By Hillel Aron
By Joseph Tsidulko
By Patrick Range McDonald
By David Futch
By Hillel Aron
By Dennis Romero
By Jill Stewart
By Dennis Romero
The November 7 ruling by Los Angeles Superior Court Judge Dzintra Janavs compelling the Metropolitan Transportation Authority board to open its doors to four members it had locked out of deliberations did not by itself end the monthlong mechanics strike that has stranded 400,000 students and working people across the county. But it was a start.
“There is no longer any reason for this strike to continue one day longer,” Los Angeles City Councilman Martin Ludlow told reporters after the ruling. Now that he was back at the table in the MTA boardroom, he reasoned, along with Councilman Antonio Villaraigosa, Mayor James Hahn and Supervisor Gloria Molina, the hard line against arbitration set a week earlier by board Chairman Zev Yaroslavsky would have to bend.
Earlier this month, Janavs rejected a request by Ludlow and Villaraigosa for an emergency order to get them back in the room. But last week she said there was no good reason to believe a law passed by the Legislature in 1997 to curb influence peddling by Red Line consulting contractors covered board members who accepted political donations from the Amalgamated Transit Union, which represents the mechanics.
At issue was the interpretation of a section of the Public Utilities Code by the board’s general counsel, Steve Carnevale, who examined the statute, drafted by then–state Senator Tom Hayden, and noted that several sections expressly stated that they applied to construction companies, engineering firms, consultants, law firms or any companies, vendors or business entities seeking an MTA contract. No mention of labor unions or labor contracts. So far, so good.
But then came Sec. 130051.20(a)(4), which requires board members to absent themselves from contract discussions if they got more than $10 from anyone participating in the contract. This section did not include the magic words about construction companies, consultants and all the rest. So, were those words left out of this section because they were obviously implied, given the context of the rest of the statute? Or were they deliberately left out because labor unions and virtually everyone else in the world was meant to be covered?
Lawyers get paid mighty big bucks to spend their time on these questions. Carnevale is one such lawyer — and he chose the second interpretation. The board took his advice, and excluded from union contract talks Villaraigosa, Ludlow, Hahn and Molina — who just happen to be the most labor-friendly members of the 13-person board, and also happen to have the largest number of MTA bus riders in their collective districts.
Talks proceeded without them, but as it became clear that the board and the union were stalemated, Ludlow and Villaraigosa cried foul. Villaraigosa — who began his political career as Molina’s alternate on the MTA board, served in the Assembly when the Hayden bill passed and chairs the city’s transportation committee — knew unions were never meant to be included. How could Carnevale make such a decision? How did he get to be the MTA’s general counsel, anyway?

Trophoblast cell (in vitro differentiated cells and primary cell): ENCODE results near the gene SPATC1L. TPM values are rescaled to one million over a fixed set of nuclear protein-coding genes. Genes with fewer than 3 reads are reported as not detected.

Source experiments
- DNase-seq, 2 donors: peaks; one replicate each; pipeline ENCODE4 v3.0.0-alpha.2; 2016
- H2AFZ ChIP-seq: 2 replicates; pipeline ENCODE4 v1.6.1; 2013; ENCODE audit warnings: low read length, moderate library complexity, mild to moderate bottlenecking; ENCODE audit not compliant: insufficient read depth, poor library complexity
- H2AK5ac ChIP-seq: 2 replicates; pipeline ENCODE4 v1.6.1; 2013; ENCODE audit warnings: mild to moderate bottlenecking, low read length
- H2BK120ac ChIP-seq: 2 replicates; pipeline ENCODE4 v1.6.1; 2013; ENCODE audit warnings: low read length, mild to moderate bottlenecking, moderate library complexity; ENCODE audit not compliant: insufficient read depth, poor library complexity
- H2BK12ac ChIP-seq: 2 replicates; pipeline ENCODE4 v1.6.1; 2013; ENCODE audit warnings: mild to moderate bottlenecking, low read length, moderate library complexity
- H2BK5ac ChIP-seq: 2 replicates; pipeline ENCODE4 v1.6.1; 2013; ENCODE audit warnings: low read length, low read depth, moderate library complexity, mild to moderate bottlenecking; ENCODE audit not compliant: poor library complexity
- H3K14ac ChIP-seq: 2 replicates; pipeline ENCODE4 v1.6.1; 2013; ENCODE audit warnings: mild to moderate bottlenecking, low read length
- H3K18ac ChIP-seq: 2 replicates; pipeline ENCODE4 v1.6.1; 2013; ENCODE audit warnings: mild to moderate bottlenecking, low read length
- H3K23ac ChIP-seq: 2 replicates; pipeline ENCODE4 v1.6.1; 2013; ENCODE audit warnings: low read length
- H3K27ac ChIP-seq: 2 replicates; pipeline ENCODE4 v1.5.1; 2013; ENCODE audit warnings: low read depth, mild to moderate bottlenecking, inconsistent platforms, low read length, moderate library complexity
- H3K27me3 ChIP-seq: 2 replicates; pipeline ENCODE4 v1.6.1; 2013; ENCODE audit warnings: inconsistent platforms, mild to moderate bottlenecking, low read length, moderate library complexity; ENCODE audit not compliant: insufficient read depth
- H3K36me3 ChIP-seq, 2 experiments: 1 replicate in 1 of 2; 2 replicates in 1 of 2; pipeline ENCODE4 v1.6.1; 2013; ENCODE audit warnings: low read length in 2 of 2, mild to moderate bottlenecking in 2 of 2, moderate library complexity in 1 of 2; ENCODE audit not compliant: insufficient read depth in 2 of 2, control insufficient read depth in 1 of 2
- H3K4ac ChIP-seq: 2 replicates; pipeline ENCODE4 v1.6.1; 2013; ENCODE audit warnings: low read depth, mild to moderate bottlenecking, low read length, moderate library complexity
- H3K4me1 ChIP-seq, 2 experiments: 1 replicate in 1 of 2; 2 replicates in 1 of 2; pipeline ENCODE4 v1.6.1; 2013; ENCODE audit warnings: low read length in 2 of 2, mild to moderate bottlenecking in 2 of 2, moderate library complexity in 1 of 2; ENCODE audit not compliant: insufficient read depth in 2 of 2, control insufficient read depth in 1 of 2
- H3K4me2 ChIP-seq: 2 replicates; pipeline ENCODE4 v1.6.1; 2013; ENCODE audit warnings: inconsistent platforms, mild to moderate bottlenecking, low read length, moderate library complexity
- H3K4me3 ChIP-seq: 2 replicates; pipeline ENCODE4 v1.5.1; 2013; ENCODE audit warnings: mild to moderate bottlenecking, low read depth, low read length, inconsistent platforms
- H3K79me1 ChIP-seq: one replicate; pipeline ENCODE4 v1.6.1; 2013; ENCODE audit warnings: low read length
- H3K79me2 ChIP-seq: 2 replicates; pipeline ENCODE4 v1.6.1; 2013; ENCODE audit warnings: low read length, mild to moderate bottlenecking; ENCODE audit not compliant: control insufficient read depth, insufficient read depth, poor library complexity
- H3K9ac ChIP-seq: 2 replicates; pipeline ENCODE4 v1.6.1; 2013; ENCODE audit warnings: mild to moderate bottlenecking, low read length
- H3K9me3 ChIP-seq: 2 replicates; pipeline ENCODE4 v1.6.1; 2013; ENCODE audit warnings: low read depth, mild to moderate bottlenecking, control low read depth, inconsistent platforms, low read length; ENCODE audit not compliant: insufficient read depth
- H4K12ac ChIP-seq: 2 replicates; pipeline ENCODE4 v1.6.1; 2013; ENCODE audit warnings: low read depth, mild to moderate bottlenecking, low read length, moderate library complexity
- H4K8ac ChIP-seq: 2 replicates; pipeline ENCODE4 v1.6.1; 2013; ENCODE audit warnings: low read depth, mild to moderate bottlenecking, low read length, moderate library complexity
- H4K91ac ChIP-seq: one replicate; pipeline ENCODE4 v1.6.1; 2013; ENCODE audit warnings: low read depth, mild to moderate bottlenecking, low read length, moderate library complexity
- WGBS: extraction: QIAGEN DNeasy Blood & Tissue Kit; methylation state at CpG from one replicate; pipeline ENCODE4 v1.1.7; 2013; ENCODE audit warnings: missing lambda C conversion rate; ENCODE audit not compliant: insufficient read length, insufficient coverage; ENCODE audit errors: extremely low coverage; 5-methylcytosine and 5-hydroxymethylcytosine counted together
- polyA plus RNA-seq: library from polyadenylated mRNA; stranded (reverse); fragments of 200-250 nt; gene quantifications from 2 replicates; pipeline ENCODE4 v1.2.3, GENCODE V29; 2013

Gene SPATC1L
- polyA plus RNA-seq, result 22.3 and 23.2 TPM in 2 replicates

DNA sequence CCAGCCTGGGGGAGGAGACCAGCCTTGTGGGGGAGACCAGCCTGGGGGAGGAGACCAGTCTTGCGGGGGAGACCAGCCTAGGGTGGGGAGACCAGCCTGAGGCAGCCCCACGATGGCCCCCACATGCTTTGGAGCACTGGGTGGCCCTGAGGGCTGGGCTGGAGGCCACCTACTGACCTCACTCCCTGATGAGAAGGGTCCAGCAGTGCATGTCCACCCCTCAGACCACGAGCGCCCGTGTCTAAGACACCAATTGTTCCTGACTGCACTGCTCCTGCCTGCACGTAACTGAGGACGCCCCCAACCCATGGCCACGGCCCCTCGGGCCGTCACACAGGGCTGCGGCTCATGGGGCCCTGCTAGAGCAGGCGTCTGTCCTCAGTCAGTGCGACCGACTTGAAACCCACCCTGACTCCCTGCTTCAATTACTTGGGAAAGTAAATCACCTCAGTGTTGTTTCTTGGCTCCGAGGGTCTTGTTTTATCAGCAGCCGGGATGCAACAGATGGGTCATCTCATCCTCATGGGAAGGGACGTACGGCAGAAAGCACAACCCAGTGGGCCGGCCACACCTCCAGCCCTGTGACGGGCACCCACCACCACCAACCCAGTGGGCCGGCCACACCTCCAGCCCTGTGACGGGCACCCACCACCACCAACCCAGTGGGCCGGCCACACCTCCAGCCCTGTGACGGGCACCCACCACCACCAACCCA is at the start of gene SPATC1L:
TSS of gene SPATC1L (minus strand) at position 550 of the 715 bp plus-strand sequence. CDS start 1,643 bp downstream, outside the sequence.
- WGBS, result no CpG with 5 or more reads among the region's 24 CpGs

The MTA actually does not have staff attorneys. It contracts with Los Angeles County for deputies in the County Counsel’s Office, which is headed by Lloyd “Bill” Pellman. Pellman is hired by, and can be fired by, the Board of Supervisors. The same board that, with five members, is the largest single faction on the MTA board.
Under normal circumstances, the county supervisors would be nearly matched on the board by the city of Los Angeles,
which is represented by the mayor and
three of his appointees (the other five MTA board members represent smaller cities served by the bus and rail system). But with Hahn, Villaraigosa and Ludlow out, the county supervisors run the board, even without Molina.
So when Carnevale offers advice, he knows that he is reporting to a client that can fire him if it doesn’t like what it hears. This is quite different from the city of Los Angeles, where an independently elected city attorney answers to no one but the voters.
A corrupt system? Hardly. Most cities and counties appoint their lawyers rather than elect them, and it is an occupational hazard of government law to balance the wishes of your client against your best professional judgment. But Carnevale’s advice in this matter irked some backers of the union, and Ludlow and Villaraigosa went to court armed with legislative-hearing transcripts making clear that unions were not to be covered by the Hayden bill.
Their attorney, D. William Heine of Schwartz, Steinsapir, Dohrmann & Sommers, said Carnevale’s interpretation was out of the ordinary in considering the individual section about recusal from voting separately from the rest of the statute’s recitation of the types of companies, consultants and law firms that are to be covered.
“I think the argument is frivolous,” Heine said, “in the sense that it goes against the grain of how courts construe statutes.”
Carnevale pointed out that the board asked him to write an opinion on the meaning of the statute a year ago, before Ludlow and Villaraigosa were on the City Council, let alone the MTA board. And Hahn, he said, voluntarily excused himself from discussions with another union that was negotiating with MTA since he took contributions that union’s contributions — when he was running for mayor against Villaraigosa.